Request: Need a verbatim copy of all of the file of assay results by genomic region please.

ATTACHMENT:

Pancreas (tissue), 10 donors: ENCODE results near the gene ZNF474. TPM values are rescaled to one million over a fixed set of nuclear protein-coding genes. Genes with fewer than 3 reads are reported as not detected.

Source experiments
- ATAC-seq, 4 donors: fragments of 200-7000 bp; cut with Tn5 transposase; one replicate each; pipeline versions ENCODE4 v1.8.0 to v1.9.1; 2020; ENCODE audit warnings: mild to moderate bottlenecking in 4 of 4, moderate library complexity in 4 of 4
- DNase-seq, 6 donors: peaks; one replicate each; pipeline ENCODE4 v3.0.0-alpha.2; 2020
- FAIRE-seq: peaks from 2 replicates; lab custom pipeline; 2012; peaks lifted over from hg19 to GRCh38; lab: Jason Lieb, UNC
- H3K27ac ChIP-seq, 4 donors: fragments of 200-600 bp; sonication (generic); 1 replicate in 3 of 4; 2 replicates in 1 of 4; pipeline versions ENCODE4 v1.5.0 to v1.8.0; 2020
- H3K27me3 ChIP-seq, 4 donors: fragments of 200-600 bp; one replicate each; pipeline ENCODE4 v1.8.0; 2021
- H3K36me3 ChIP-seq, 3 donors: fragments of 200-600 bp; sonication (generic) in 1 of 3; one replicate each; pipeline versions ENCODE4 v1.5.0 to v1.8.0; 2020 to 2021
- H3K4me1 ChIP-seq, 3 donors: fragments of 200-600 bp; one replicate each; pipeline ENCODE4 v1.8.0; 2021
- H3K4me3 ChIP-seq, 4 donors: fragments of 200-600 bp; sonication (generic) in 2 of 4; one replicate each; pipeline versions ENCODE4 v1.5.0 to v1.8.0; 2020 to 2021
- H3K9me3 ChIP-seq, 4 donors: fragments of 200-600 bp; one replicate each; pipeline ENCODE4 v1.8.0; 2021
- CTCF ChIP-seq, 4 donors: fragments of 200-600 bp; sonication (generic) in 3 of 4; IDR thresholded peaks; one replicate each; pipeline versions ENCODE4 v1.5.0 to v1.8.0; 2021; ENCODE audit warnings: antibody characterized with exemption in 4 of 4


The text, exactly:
Pancreas (tissue), 10 donors: ENCODE results near the gene ZNF474. TPM values are rescaled to one million over a fixed set of nuclear protein-coding genes. Genes with fewer than 3 reads are reported as not detected.

Source experiments
- ATAC-seq, 4 donors: fragments of 200-7000 bp; cut with Tn5 transposase; one replicate each; pipeline versions ENCODE4 v1.8.0 to v1.9.1; 2020; ENCODE audit warnings: mild to moderate bottlenecking in 4 of 4, moderate library complexity in 4 of 4
- DNase-seq, 6 donors: peaks; one replicate each; pipeline ENCODE4 v3.0.0-alpha.2; 2020
- FAIRE-seq: peaks from 2 replicates; lab custom pipeline; 2012; peaks lifted over from hg19 to GRCh38; lab: Jason Lieb, UNC
- H3K27ac ChIP-seq, 4 donors: fragments of 200-600 bp; sonication (generic); 1 replicate in 3 of 4; 2 replicates in 1 of 4; pipeline versions ENCODE4 v1.5.0 to v1.8.0; 2020
- H3K27me3 ChIP-seq, 4 donors: fragments of 200-600 bp; one replicate each; pipeline ENCODE4 v1.8.0; 2021
- H3K36me3 ChIP-seq, 3 donors: fragments of 200-600 bp; sonication (generic) in 1 of 3; one replicate each; pipeline versions ENCODE4 v1.5.0 to v1.8.0; 2020 to 2021
- H3K4me1 ChIP-seq, 3 donors: fragments of 200-600 bp; one replicate each; pipeline ENCODE4 v1.8.0; 2021
- H3K4me3 ChIP-seq, 4 donors: fragments of 200-600 bp; sonication (generic) in 2 of 4; one replicate each; pipeline versions ENCODE4 v1.5.0 to v1.8.0; 2020 to 2021
- H3K9me3 ChIP-seq, 4 donors: fragments of 200-600 bp; one replicate each; pipeline ENCODE4 v1.8.0; 2021
- CTCF ChIP-seq, 4 donors: fragments of 200-600 bp; sonication (generic) in 3 of 4; IDR thresholded peaks; one replicate each; pipeline versions ENCODE4 v1.5.0 to v1.8.0; 2021; ENCODE audit warnings: antibody characterized with exemption in 4 of 4